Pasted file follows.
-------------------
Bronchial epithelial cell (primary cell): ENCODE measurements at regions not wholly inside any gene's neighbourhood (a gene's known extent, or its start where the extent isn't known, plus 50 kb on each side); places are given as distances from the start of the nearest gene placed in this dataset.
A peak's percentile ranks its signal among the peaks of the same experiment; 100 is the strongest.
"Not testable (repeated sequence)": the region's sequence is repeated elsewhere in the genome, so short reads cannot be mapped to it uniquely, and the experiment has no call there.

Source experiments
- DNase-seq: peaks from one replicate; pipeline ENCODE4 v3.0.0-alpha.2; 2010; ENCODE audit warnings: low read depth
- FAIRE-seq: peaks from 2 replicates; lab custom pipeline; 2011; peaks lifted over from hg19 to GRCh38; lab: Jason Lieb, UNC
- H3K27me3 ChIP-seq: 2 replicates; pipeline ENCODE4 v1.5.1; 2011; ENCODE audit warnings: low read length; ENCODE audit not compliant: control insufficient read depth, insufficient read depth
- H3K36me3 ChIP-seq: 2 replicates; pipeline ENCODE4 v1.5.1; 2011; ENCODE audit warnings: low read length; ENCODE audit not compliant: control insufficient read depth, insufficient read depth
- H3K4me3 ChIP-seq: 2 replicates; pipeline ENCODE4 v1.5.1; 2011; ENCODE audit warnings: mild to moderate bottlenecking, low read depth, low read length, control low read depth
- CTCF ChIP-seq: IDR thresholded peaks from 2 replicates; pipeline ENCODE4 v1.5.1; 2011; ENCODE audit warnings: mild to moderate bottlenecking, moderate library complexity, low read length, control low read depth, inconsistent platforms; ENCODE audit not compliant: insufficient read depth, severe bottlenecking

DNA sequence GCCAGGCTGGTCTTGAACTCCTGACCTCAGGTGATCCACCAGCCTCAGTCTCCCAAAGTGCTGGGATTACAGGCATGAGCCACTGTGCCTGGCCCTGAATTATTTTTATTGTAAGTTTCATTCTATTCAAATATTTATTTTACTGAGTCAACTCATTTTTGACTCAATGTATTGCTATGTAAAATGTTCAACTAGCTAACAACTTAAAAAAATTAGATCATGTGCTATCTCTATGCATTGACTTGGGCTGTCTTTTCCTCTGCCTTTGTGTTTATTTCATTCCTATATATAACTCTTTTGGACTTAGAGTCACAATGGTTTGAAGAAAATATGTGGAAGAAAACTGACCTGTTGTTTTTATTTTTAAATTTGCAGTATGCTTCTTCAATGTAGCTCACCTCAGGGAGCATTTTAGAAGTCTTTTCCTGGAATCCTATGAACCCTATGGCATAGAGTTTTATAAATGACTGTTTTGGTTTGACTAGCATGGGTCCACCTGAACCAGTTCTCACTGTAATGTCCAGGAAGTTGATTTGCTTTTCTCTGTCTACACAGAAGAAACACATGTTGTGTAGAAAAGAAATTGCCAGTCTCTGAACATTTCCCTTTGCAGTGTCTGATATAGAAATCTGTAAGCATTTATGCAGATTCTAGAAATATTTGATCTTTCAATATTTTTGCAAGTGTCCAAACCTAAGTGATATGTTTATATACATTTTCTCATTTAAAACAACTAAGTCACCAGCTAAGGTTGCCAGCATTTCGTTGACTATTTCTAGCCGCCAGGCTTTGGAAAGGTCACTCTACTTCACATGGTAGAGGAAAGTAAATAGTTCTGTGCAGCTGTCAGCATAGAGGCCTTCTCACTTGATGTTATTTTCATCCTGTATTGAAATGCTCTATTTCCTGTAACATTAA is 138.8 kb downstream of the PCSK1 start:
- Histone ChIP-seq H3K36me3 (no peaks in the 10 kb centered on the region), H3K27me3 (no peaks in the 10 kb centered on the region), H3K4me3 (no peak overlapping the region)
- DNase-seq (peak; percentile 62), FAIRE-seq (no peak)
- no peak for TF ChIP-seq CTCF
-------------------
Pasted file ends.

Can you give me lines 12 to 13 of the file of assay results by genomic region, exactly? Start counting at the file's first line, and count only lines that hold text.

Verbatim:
- Histone ChIP-seq H3K36me3 (no peaks in the 10 kb centered on the region), H3K27me3 (no peaks in the 10 kb centered on the region), H3K4me3 (no peak overlapping the region)
- DNase-seq (peak; percentile 62), FAIRE-seq (no peak)